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Happy New Year 2010
Happy New Year 1955


Mud_Mud Ke Na Dekh
Mud Mud Ke Na Dekh
Producer * Director * Actor : Raj Kapoor
Music Arrangement * Rhythm Arrangement * Performance * Web Design & Art
Oasis Thacker

Dear Friends,

Happy New Year.

You are listning to the Instrumental Remix of a Bollywood Film song, performed in a New Year's Party. I have played all the instruments and rhythms on my synthesizer.

This is the first post in ‘Bollywood Oasis’ section’s ‘Remix’ division; therefore, I will spend  a couple of lines to explain what to expect in this division.

While I have enough compositions of my own, and I believe, they are of very high standards, I like to remix some of my favorite scores composed by other great composers, to express my respect for them, and because I enjoy. These composers are from India, USA, and other parts of the world. If I have to choose one best thing I like about my Indian heritage, it would be music; - India’s classical music, folk music and modern popular music. After I migrated to the USA, I fell in love with music of USA and of other western countries. The progress in the art of modern music in India owes a lot to the cinema. Before the talkies and radio, there were very few mediums to make music available to large listening audiences. The art of music was passed on to children in musical families, and enjoyed by local audiences. While the melodies were great, it was limited to simple linier format, with singers’ voice, Tablas, and a couple of accompanying musical instruments. During early years of talkies and radio, music became inseparable part of Indian cinema, and the tradition has never changed. Most popular music since 40’s has come from Indian films culture, now known as Bollywood. Until mid 40’s, the film music was still following old rules. Most early films reflected Hindu epics, history of India including stories of Hindu and Muslim kings, and Indian social life; so the music compositions were still mostly based on Indian classical and folk music. In late 40’s some films created scenes that could use western music and rhythms.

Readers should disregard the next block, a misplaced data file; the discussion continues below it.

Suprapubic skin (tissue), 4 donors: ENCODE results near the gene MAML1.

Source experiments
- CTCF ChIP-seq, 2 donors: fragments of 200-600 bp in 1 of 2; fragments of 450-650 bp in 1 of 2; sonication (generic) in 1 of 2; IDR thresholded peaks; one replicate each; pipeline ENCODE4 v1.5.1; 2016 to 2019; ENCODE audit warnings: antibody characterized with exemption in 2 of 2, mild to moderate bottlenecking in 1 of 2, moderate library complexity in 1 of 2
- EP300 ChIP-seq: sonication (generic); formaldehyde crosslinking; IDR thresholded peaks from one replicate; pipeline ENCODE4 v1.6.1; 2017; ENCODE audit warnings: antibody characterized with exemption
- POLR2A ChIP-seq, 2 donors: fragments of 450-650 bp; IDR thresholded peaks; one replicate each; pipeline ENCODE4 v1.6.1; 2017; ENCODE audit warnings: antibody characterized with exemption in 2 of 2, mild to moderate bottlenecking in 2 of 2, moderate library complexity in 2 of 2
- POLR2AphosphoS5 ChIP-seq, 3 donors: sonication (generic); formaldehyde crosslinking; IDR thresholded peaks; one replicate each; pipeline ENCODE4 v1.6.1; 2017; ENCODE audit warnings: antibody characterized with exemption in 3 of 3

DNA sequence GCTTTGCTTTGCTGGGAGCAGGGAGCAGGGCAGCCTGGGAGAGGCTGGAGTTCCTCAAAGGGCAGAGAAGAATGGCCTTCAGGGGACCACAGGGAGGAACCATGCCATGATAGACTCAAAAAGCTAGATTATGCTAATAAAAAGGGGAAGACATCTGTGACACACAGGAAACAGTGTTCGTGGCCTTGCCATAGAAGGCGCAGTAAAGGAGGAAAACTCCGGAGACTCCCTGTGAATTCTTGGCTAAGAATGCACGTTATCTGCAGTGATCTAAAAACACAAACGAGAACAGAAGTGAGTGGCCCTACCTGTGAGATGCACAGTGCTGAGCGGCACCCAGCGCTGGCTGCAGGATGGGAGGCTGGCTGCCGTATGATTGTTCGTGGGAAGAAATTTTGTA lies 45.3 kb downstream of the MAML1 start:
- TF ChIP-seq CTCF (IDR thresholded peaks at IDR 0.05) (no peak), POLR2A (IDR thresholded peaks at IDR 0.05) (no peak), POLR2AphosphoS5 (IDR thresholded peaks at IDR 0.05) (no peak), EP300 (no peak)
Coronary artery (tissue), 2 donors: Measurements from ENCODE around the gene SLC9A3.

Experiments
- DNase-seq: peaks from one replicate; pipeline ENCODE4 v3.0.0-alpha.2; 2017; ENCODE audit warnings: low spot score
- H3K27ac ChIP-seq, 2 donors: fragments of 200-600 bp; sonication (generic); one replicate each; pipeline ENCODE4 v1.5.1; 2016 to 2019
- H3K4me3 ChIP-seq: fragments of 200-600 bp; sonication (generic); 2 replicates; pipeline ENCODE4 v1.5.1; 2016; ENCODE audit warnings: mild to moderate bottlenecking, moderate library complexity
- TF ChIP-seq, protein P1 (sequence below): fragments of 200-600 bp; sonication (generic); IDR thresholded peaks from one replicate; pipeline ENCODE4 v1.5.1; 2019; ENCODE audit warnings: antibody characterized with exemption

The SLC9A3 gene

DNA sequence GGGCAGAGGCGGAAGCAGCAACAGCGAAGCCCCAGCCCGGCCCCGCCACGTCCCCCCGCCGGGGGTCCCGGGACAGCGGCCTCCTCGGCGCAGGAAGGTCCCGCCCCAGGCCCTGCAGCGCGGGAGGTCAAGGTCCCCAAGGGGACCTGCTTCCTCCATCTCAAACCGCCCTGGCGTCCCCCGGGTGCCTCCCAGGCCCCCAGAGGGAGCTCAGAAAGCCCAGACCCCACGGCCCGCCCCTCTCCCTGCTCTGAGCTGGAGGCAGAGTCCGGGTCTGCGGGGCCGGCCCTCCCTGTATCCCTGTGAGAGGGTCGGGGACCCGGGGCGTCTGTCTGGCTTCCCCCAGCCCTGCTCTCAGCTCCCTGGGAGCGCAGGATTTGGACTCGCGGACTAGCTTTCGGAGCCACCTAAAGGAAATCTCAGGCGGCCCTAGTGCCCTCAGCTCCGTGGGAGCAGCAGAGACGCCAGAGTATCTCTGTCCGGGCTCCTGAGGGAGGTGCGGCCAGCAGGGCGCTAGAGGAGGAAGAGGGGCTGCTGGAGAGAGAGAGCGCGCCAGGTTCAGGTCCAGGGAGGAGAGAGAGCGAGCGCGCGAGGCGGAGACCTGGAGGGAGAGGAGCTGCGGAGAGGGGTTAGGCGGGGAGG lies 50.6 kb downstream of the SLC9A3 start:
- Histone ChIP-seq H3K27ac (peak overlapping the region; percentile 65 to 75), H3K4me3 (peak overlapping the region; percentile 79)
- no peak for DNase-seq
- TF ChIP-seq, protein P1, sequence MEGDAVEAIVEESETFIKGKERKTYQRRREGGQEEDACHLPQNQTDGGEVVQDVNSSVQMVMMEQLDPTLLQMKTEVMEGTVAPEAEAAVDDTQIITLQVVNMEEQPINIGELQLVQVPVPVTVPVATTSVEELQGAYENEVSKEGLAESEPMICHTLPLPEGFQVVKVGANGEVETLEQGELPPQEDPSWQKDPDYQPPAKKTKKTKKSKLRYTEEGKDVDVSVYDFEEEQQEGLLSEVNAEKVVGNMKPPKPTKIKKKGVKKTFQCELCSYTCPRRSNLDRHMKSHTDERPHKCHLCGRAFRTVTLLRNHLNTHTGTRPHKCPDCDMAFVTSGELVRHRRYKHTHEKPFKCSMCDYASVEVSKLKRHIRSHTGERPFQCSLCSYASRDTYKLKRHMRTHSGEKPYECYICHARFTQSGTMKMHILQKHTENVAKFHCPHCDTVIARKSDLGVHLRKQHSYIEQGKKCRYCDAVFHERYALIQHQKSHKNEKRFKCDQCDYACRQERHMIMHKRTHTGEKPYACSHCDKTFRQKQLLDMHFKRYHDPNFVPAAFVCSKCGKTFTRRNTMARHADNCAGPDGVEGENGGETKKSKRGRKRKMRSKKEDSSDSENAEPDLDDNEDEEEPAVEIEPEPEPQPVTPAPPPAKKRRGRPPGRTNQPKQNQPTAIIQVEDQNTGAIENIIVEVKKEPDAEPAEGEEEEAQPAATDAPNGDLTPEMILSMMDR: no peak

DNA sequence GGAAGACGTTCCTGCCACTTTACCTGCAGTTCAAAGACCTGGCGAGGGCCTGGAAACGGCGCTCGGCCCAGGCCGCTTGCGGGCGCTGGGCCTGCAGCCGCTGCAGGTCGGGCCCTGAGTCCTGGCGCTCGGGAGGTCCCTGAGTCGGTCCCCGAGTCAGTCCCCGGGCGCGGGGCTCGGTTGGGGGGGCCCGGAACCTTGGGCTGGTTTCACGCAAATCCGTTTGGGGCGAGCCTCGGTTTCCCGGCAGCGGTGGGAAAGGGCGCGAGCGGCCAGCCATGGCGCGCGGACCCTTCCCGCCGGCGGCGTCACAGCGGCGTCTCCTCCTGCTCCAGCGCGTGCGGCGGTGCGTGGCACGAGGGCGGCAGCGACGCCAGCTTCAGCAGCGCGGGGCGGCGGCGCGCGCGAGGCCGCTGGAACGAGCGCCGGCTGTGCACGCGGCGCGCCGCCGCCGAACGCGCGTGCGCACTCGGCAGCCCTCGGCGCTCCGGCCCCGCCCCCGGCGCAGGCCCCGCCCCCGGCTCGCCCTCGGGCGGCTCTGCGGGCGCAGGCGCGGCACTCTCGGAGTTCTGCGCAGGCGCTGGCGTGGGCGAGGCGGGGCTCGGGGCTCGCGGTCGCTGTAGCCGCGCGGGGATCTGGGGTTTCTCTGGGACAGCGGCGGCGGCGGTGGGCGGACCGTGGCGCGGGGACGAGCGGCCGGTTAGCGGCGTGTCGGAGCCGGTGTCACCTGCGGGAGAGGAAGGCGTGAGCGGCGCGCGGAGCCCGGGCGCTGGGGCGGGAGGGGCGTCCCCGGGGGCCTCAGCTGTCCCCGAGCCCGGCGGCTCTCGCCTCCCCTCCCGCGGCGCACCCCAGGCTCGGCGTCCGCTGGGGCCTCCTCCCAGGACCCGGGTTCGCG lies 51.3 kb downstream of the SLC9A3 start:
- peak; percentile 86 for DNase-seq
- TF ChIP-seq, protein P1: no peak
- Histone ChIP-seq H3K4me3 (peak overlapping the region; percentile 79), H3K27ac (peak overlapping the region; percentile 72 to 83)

In 1949 composer duo Shankar and Jaykishan appeared with new catchy Indian tunes, and very popular western music; that changed Indian popular music forever. While Indian film industry has given several very talented composers, these two composers are the most popular composers of all time. Their songs have become folk songs forever, and even youngest generations memorize, and sing their songs. They were extremely popular in Soviet Union, Eastern Europe, Middle East and African countries.  The western music was mostly fusion between Indian music and western music, based on Western Classical, American Jazz and Big-Band, and Latin music of Europe. Later evolutions added Indian versions of rock n roll, pop, and lately hip hop.

This song was filmed in the movie ‘Shree 420’ (translation: Honorable Conn Artist) made by the great producer, director, actor Raj Kapoor. Mr. Kapoor was very popular, not only in India, but also the countries listed earlier. He gave a break to these two composers, and hired them in most of his several films for over 20 years. The song was performed (lip sung) by Raj Kapoor (The hero), and Nadira (acting as a villain-show girl) at a Western Style New Year’s Party. The actual playback singers were Manna Day, and Asha Bhosle.